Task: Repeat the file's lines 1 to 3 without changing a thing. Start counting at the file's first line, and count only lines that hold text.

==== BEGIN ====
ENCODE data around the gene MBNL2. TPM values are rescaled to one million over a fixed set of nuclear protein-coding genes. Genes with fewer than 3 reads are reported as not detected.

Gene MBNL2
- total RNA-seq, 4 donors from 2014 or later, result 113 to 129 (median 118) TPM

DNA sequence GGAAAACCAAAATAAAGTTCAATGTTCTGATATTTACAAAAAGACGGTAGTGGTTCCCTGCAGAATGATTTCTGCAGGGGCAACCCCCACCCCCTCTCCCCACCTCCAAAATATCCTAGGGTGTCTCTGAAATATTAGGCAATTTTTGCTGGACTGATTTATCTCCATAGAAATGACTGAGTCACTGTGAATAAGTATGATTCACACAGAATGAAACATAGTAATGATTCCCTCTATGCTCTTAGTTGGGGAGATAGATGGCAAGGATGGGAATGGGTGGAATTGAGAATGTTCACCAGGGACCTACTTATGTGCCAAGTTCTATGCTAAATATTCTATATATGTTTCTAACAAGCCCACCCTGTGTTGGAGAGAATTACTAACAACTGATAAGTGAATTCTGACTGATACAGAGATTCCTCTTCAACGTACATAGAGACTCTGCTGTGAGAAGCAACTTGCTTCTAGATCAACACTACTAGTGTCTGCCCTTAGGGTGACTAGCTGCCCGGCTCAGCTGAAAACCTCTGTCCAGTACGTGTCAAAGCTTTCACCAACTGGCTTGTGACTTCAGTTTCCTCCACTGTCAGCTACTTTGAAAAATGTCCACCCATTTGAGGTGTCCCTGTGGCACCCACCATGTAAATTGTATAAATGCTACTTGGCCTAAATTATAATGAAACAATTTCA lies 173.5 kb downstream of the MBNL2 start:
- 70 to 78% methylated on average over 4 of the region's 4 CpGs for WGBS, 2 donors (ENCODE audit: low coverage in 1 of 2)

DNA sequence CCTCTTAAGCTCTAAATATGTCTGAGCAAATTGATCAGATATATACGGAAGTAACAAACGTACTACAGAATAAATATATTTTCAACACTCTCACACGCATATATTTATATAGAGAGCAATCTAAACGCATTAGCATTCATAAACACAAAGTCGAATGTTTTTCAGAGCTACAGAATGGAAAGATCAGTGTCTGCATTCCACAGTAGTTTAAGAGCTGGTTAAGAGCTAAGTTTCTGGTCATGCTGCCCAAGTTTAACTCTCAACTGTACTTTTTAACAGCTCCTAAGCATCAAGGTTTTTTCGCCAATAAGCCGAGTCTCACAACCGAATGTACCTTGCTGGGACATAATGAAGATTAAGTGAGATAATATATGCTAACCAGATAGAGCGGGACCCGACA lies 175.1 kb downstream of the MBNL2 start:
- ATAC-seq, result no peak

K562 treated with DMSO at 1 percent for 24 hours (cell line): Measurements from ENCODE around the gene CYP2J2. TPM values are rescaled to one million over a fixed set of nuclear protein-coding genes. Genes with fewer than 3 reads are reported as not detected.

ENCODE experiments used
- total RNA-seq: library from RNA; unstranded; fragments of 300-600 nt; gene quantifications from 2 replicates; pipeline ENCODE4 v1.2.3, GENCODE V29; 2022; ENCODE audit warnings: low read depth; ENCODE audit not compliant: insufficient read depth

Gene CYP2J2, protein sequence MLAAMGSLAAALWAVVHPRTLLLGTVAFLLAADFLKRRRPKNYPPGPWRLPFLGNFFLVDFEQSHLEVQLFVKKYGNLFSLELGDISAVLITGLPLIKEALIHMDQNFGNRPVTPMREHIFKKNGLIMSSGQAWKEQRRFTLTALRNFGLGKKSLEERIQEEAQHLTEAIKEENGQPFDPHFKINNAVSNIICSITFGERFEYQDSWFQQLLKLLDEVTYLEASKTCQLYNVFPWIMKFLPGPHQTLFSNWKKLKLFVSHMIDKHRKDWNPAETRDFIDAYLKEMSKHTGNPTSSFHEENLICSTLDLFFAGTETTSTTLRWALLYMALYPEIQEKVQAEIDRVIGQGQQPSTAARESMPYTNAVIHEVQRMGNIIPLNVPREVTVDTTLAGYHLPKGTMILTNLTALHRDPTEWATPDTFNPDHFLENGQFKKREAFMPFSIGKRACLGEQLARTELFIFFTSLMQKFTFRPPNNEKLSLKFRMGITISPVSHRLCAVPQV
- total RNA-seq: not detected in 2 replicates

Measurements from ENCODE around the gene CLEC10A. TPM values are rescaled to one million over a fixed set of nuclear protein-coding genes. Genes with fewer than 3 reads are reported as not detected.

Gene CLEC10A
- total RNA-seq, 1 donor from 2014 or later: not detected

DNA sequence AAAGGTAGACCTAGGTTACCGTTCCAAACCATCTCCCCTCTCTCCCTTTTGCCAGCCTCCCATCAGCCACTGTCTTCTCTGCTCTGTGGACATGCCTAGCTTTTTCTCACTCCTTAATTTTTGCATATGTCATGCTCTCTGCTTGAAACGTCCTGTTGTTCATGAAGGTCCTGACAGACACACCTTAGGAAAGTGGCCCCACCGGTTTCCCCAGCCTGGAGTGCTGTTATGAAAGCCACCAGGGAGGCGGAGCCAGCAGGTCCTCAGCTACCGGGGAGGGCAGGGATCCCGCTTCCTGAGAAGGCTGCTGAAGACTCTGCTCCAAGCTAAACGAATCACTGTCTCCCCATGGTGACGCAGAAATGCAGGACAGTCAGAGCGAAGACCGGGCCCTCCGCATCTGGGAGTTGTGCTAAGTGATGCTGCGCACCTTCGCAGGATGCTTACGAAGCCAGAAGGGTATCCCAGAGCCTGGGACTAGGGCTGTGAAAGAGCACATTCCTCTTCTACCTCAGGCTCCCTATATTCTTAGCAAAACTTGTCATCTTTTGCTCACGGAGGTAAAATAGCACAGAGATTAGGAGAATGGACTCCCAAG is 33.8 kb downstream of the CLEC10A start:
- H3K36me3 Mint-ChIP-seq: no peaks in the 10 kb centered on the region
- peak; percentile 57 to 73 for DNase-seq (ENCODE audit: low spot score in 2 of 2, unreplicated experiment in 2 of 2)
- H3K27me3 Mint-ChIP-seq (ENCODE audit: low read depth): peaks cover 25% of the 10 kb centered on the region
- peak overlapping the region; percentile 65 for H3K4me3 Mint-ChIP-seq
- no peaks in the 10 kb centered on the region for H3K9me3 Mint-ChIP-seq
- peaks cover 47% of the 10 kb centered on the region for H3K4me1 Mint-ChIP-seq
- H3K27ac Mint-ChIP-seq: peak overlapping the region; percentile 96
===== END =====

ENCODE data around the gene MBNL2. TPM values are rescaled to one million over a fixed set of nuclear protein-coding genes. Genes with fewer than 3 reads are reported as not detected.

Gene MBNL2
- total RNA-seq, 4 donors from 2014 or later, result 113 to 129 (median 118) TPM